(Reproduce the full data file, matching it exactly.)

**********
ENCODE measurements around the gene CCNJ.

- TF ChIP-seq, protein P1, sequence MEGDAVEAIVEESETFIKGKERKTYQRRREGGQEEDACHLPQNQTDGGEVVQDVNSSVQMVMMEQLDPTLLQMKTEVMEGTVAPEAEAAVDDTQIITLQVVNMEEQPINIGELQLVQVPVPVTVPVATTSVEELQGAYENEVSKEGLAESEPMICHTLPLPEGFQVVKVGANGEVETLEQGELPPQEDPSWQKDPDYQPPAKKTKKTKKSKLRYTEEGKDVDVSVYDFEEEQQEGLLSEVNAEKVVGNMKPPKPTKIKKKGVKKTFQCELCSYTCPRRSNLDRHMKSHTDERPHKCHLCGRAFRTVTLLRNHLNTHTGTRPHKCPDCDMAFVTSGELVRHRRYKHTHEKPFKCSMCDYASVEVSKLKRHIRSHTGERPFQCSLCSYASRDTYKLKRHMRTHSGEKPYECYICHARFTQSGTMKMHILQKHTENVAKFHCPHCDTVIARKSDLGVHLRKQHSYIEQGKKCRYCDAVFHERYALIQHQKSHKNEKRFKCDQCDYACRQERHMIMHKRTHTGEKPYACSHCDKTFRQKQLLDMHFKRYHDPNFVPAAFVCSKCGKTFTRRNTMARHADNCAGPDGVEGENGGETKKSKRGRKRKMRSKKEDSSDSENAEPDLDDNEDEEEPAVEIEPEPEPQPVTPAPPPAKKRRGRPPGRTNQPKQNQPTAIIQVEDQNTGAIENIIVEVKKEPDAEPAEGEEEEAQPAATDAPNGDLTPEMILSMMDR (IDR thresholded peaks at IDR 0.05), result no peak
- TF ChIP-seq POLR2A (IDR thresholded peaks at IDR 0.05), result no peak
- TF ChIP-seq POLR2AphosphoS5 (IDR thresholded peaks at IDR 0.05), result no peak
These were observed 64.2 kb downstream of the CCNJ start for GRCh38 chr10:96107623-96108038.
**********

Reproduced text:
ENCODE measurements around the gene CCNJ.

- TF ChIP-seq, protein P1, sequence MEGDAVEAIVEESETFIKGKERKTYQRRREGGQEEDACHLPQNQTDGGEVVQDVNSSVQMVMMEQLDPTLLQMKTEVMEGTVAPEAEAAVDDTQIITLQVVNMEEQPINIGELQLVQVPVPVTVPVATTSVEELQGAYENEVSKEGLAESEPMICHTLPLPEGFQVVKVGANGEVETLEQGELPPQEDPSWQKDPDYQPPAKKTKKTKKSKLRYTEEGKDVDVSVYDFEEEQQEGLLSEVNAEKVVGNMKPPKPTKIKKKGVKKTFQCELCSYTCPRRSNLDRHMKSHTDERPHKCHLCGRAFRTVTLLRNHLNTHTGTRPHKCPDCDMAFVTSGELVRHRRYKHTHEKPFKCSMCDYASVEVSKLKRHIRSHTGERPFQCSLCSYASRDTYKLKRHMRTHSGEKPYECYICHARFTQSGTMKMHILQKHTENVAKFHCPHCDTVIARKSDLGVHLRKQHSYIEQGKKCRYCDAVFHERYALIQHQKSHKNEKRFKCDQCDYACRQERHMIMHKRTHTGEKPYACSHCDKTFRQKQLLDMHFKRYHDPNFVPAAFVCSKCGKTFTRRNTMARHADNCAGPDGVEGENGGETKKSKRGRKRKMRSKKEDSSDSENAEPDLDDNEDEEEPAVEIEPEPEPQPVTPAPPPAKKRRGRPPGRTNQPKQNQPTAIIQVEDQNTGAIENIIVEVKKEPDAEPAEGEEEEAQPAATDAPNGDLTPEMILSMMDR (IDR thresholded peaks at IDR 0.05), result no peak
- TF ChIP-seq POLR2A (IDR thresholded peaks at IDR 0.05), result no peak
- TF ChIP-seq POLR2AphosphoS5 (IDR thresholded peaks at IDR 0.05), result no peak
These were observed 64.2 kb downstream of the CCNJ start for GRCh38 chr10:96107623-96108038.